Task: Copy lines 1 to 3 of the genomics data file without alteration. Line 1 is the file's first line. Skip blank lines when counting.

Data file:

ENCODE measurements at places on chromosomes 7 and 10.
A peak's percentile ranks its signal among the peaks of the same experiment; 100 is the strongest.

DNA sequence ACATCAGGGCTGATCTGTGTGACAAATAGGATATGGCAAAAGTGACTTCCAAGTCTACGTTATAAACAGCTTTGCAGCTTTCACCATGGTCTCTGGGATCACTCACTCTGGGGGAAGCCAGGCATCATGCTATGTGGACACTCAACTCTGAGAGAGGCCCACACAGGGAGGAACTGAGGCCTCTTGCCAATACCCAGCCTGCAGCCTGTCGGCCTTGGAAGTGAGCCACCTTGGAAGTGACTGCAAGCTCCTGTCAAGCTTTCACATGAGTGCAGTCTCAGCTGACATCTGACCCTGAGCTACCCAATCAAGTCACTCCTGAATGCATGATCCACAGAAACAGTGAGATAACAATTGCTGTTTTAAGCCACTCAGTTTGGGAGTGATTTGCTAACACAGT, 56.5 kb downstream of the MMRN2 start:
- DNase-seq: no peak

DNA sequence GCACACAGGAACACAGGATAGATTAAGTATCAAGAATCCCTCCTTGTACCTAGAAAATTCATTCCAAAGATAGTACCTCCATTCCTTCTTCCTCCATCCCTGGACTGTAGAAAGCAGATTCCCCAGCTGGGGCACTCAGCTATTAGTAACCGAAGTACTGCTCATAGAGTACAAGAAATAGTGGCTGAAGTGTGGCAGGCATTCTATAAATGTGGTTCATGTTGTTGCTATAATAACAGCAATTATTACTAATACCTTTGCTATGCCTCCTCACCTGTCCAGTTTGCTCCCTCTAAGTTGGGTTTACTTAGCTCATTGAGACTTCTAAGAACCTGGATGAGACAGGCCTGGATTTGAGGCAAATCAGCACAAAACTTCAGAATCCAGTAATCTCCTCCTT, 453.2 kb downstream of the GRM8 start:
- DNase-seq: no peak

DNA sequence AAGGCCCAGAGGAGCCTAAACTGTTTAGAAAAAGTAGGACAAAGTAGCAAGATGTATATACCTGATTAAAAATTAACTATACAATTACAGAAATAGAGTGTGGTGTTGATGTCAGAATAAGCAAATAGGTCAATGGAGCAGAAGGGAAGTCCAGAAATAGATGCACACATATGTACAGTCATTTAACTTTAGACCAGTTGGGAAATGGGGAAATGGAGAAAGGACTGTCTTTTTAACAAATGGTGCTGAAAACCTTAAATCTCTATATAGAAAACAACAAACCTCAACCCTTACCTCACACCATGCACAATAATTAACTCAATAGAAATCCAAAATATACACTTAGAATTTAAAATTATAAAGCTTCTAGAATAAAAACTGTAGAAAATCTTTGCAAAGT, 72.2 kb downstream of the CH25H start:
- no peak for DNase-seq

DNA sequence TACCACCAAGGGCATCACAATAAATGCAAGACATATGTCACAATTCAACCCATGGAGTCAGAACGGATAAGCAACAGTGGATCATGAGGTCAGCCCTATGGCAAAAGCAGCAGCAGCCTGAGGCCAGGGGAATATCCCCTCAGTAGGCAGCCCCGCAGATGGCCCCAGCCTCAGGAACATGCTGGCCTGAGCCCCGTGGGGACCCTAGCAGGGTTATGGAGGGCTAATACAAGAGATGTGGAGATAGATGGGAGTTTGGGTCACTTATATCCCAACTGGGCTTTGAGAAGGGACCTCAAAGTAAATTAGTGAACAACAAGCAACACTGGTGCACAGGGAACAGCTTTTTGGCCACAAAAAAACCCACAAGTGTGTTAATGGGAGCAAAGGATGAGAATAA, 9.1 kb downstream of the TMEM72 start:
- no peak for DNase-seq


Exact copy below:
ENCODE measurements at places on chromosomes 7 and 10.
A peak's percentile ranks its signal among the peaks of the same experiment; 100 is the strongest.

DNA sequence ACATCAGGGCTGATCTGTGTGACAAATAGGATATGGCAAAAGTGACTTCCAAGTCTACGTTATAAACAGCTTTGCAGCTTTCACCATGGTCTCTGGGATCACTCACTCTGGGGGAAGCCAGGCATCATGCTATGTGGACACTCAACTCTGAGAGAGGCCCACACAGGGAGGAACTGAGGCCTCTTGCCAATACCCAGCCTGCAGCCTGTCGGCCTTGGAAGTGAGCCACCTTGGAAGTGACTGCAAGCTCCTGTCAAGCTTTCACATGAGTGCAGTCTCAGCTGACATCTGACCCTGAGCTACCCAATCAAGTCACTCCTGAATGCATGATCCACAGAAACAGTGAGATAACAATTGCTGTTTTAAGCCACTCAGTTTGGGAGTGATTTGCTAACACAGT, 56.5 kb downstream of the MMRN2 start: